Greece may resume rail passenger transport by the end of March once “absolute” safety is secured following the train network’s suspension as a result of a deadly train crash, its transport minister said on Wednesday.
Passenger and freight services on the route linking Athens and the northern Greek city of Thessaloniki, the busiest across a 2,500-km (1,550 mile) rail network, have been disrupted since a train collision on Feb. 28 killed at least 57 people.
“No train will set off again, if we have not secured safety at the maximum possible level”, the minister, George Gerapetritis, told a news conference, apologizing for Greece’s deadliest rail crash on record.
Rail workers have held rolling 24-hour strikes over the crash since Thursday, bringing the network to a halt. They have blamed years of neglect, underinvestment and understaffing which lead to a creaking rail infrastructure and deficient safety systems.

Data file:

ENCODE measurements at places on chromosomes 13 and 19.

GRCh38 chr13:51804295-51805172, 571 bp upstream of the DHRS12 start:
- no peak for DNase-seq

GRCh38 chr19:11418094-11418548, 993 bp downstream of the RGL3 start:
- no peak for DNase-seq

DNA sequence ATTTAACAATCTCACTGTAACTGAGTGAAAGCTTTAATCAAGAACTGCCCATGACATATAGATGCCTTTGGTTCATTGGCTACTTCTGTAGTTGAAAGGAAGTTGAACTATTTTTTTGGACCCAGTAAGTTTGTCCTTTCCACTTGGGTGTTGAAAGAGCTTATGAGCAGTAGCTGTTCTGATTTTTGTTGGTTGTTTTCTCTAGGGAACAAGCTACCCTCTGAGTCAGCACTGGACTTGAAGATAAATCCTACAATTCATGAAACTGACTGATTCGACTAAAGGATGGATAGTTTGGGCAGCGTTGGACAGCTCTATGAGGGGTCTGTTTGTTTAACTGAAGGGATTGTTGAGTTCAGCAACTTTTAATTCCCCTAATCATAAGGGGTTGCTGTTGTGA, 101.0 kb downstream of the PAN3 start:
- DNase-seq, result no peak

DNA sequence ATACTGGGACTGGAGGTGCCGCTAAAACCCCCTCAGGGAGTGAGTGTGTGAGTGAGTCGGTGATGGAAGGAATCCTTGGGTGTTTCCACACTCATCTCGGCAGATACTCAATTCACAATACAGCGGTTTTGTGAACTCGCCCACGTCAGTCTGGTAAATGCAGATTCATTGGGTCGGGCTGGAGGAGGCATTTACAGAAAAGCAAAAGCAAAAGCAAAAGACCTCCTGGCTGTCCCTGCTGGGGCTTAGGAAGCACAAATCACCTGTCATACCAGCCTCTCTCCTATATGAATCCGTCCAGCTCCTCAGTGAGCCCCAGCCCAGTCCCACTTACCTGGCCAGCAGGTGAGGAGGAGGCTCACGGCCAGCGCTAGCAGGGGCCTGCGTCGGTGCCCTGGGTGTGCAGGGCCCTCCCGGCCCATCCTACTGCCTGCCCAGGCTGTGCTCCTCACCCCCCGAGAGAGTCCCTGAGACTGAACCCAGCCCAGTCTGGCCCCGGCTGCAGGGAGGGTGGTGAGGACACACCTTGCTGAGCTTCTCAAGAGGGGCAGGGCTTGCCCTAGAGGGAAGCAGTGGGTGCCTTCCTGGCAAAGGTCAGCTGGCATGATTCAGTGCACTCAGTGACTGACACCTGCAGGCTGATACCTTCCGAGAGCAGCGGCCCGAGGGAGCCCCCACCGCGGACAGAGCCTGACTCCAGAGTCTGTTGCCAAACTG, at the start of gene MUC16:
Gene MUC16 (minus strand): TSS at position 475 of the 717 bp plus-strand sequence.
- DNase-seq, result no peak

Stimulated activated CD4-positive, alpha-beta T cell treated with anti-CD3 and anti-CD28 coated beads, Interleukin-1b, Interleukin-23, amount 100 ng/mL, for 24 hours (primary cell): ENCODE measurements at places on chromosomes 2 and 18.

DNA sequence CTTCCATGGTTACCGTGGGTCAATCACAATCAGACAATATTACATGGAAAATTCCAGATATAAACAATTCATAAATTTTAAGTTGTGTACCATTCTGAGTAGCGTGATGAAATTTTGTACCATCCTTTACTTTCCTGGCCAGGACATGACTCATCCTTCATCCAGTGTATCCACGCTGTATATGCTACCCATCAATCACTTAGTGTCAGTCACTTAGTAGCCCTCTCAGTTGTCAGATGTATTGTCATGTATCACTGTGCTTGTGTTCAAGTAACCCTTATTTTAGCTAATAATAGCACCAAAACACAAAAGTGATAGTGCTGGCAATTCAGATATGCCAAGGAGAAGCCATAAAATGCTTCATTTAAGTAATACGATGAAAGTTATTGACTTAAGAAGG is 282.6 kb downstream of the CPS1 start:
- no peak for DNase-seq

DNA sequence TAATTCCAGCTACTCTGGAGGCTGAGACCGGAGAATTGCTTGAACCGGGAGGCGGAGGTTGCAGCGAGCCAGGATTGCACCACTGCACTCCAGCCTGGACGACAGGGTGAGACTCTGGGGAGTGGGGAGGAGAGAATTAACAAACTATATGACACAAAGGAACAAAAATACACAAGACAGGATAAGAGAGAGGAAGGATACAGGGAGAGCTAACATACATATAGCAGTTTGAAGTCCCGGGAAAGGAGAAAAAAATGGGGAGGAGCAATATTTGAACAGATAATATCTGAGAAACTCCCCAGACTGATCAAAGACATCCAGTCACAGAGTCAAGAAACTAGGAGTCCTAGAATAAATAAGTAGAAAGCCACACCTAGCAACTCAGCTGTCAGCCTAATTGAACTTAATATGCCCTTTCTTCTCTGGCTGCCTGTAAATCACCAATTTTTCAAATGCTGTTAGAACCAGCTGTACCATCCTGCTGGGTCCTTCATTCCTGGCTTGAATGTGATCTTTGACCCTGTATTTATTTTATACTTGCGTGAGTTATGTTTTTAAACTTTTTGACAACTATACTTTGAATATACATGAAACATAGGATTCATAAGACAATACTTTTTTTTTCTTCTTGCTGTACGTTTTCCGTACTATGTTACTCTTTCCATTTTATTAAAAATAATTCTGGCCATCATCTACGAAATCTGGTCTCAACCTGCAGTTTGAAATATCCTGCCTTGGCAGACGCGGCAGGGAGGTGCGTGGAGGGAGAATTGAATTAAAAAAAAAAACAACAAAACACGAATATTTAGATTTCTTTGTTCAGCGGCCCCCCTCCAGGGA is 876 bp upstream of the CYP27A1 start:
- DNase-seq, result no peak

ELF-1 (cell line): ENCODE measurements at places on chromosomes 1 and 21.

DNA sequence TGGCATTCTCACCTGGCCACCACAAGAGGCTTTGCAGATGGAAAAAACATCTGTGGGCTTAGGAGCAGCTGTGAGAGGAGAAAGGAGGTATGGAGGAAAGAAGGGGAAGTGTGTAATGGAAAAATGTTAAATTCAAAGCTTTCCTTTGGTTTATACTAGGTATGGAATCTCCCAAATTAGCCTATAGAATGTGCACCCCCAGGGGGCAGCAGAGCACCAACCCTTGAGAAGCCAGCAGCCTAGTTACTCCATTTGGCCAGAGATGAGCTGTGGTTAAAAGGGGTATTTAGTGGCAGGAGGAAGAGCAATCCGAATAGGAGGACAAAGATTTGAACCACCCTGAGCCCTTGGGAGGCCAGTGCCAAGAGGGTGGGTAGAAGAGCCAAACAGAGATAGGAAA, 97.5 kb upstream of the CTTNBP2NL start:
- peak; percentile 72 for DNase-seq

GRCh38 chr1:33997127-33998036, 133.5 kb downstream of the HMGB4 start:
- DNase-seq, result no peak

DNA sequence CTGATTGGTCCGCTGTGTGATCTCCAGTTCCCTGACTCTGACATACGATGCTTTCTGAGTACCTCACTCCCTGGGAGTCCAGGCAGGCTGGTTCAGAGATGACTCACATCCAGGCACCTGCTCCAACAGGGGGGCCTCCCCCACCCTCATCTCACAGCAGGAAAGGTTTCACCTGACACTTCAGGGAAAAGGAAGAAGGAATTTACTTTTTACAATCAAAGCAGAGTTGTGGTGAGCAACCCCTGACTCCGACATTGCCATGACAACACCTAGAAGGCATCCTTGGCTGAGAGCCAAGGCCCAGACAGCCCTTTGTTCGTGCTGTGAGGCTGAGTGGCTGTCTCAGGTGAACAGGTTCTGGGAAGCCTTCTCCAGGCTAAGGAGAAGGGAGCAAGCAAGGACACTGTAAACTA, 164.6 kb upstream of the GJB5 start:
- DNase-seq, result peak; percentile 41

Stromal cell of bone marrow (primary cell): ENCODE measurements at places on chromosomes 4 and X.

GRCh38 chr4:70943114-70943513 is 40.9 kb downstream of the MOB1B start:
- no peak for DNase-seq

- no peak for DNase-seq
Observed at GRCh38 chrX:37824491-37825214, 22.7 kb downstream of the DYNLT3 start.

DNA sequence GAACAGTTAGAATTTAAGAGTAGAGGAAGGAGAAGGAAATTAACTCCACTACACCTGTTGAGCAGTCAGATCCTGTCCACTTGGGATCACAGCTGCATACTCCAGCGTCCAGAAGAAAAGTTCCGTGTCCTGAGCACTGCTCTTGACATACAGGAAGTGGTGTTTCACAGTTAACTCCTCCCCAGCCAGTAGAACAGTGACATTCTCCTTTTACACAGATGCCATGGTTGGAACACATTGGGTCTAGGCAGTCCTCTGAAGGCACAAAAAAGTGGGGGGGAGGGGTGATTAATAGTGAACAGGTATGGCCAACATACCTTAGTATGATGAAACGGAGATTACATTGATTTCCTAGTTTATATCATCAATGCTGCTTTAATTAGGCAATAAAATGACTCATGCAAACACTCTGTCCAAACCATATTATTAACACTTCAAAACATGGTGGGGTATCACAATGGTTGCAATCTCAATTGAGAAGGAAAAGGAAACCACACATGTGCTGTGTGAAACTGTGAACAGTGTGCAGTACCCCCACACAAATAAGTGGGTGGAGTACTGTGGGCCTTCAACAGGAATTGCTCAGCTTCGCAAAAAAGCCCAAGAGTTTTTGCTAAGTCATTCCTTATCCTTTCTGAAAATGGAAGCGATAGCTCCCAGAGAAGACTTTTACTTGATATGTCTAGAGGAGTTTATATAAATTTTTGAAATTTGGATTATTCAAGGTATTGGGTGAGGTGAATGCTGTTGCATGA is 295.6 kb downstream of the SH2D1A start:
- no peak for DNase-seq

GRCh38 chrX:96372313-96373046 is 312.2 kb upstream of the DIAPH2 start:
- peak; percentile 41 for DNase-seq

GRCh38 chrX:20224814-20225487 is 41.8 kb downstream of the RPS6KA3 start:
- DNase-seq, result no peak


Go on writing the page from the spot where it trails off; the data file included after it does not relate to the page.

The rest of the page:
Rail unions and industry sources have pointed to a remote surveillance and signaling system, which controls train traffic and guides drivers, saying it had not been functioning properly for years.
The government has blamed human error but Prime Minister Kyriakos Mitsotakis has accepted some of the criticism, saying that if such a system worked properly, the accident could have been averted.
Gerapetritis, who became minister following the resignation of Kostas Karamanlis on March 1 over the disaster, said that 70% of that system has been delivered so far and that the rest was expected to be fully operational by the end of the year.
That equipment needs to be installed throughout the network before a European Train Control System (ETCS), the EU-wide benchmark allowing for constant supervision of moving trains and emergency braking, is installed.
“We estimate that soon, signaling and remote surveillance will be fully in place along with a complementary ETCS system, ready and operating so there are no other fatal incidents,” Gerapetritis said.